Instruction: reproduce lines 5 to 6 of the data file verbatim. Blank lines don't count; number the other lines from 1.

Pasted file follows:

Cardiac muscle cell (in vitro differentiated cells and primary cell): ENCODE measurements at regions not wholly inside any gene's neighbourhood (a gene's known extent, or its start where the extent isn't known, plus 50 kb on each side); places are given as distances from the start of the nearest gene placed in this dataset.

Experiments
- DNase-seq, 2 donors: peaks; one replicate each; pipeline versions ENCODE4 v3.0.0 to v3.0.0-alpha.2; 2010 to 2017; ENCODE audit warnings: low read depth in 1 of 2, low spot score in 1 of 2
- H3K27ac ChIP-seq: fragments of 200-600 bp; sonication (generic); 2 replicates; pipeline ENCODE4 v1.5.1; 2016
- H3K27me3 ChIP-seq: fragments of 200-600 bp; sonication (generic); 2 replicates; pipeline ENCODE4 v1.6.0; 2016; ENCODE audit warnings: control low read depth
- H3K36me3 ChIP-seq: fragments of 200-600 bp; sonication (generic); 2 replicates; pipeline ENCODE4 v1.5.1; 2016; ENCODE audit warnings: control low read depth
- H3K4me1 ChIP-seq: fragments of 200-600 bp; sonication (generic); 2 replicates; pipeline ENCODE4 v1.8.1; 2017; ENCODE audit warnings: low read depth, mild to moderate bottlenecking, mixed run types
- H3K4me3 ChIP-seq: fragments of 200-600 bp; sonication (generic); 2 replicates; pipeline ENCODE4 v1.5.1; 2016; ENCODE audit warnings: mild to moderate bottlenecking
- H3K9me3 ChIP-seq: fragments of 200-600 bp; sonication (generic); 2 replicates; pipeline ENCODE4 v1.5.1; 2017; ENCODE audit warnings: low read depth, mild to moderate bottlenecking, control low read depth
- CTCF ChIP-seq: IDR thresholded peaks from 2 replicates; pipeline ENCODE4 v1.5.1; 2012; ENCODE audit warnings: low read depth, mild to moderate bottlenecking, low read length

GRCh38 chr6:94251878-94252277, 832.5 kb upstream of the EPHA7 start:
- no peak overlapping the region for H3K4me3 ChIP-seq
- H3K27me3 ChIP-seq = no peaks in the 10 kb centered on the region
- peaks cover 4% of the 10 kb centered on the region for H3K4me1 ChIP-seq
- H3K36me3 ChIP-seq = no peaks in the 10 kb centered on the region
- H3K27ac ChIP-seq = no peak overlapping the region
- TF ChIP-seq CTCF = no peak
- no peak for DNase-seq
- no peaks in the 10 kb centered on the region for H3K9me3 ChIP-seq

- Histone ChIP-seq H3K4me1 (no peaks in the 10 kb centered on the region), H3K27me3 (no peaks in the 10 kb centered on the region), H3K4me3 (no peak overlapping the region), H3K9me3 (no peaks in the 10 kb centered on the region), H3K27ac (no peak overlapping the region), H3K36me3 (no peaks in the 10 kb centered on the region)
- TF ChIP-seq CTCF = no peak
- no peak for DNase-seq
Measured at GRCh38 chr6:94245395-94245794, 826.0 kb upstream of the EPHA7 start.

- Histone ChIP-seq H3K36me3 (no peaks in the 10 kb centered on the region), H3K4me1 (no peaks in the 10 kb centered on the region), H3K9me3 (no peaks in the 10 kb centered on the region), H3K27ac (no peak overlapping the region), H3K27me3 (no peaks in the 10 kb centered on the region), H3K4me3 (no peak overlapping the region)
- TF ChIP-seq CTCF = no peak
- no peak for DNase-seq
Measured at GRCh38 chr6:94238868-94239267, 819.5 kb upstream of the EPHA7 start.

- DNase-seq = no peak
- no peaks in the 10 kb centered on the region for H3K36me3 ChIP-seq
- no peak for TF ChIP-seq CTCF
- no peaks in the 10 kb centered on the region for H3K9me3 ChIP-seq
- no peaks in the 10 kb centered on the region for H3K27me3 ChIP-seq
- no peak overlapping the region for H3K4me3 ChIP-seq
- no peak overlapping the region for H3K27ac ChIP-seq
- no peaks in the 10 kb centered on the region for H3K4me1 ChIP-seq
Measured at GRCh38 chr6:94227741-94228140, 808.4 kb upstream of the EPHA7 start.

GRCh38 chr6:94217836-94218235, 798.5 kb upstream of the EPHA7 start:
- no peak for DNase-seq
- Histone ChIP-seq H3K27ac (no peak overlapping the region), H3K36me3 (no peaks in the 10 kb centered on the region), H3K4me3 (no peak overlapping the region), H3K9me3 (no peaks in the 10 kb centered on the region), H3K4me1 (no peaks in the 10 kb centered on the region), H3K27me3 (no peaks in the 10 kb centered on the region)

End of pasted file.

- H3K27me3 ChIP-seq: fragments of 200-600 bp; sonication (generic); 2 replicates; pipeline ENCODE4 v1.6.0; 2016; ENCODE audit warnings: control low read depth
- H3K36me3 ChIP-seq: fragments of 200-600 bp; sonication (generic); 2 replicates; pipeline ENCODE4 v1.5.1; 2016; ENCODE audit warnings: control low read depth